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Critters and Varmints

critter

/ˈkrɪtər/

noun

1.  (US & Canadian) a dialect word for creature

— Collins English Dictionary – Complete & Unabridged 2012 Digital Edition

Having family in the Missouri and Arkansas Ozarks, I’ve learned various “countryfied” words to add to my vocabulary.  Not that I actually use all of these words, but I do know a few funny ones such as:

  • “poke” (n. a sack or bag.  “Hand me that there poke and I’ll stick these taters in it fer ya so you can tote ’em home.”)
  • “sumpin” (n. something.  “Ma, I’m bored!  I need sumpin to do!”)
  • “ain’t”  (v. is not, are not, has not, have not…you get the idea.  “Ain’t you got supper ready yet?”)
  • “reckon” (v. think.  “You reckon we oughta head home?  It’s gettin’ purty late!”)
  • “feller” (n. a man.  “BillyBob?  Ain’t he that feller that bought BettySue’s old place down at Turkey Creek holler?”)
  • “purt-near” and “plumb” (adv. almost & adv. completely.  “I heard you was feelin’ puny.  You back to your old self yet?”  …  “Well, purt-near, but not plumb.”)

The list could go on for miles, but I’ll only mention one more one for you to enjoy:

varmint

[vahr-muh nt]
noun

Chiefly Southern and South Midland U.S.

  1. vermin.
  2. an objectionable or undesirable animal, usually predatory, as coyote or bobcat.

— Dictionary.com Unabridged (Based on the Random House Dictionary, © Random House, Inc. 2015.)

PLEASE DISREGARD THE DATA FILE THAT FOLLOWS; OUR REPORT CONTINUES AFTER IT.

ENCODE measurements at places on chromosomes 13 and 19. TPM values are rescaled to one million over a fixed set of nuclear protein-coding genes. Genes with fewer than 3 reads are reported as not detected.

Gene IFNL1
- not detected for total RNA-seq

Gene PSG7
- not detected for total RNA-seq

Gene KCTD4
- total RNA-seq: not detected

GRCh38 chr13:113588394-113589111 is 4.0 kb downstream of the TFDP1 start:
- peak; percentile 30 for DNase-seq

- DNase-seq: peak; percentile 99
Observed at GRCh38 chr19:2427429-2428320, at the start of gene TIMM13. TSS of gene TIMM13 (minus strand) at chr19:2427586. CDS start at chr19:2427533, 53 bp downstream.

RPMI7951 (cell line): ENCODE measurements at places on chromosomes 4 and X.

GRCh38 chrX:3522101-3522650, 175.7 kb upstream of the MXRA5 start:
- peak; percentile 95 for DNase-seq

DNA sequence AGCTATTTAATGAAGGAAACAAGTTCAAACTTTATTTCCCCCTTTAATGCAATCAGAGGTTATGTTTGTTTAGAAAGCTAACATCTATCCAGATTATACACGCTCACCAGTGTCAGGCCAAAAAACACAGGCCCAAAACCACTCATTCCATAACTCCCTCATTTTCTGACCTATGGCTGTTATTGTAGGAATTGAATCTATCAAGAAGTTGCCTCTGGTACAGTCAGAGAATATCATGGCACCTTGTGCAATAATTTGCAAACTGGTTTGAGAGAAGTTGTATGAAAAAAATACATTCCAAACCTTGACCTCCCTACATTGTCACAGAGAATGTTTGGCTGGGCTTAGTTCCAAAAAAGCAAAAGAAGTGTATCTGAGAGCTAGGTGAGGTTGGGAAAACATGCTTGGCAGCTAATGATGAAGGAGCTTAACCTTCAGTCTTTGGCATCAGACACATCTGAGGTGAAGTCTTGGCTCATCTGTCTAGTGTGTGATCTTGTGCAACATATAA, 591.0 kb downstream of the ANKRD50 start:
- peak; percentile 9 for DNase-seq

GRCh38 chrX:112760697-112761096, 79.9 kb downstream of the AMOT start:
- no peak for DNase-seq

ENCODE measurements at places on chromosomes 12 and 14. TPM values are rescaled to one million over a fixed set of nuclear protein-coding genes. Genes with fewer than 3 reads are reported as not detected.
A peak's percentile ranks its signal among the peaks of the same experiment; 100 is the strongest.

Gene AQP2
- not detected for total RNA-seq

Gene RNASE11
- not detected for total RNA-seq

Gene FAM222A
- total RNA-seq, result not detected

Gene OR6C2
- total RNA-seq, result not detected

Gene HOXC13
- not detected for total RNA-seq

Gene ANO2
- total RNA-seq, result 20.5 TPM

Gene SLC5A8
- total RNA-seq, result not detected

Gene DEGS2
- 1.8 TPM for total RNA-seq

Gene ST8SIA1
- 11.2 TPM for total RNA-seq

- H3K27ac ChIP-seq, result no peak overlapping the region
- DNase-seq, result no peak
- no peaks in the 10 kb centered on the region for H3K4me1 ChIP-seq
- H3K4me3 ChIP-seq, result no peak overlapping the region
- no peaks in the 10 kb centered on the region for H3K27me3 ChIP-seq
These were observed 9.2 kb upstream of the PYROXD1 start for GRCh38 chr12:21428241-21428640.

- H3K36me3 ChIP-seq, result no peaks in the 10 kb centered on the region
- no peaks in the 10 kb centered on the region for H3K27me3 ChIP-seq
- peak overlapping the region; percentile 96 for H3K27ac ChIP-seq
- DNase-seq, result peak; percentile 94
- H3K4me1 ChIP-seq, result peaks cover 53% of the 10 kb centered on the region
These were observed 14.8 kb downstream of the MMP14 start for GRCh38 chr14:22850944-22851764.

Today I’d like to share recent photos of creatures that those in the Ozarks might label as “springtime critters and varmints“:

~~~~~POST SCRIPT~~~~~

After fencing in the garden to allow us to enjoy the bunnies AND fresh produce, I found out why she hung around the garden so often:  she had five babies hidden right in the center of my garden!  It’s crazy to me how wild rabbits make their nests in open areas; it makes me wonder how many I may have injured while using the riding mower in the yard.

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Spring Macro Photo Gallery

As I’ve said before, observing and interacting with nature adds joy to my life.  I’m in awe of the complex patterns and relationships in nature, the efficient recycling through stages of decay and regrowth, the balance of interaction between each member of a local ecosystem, and the ebb and flow of the seasons.

Spring is the season currently budding out in my neck of the woods!  Let’s get up close and personal with the beauty of this wonderful season…

When I’m attempting to capture such natural beauty with my camera, I often think about how the hand of our Great Designer can be seen in His intricate creations.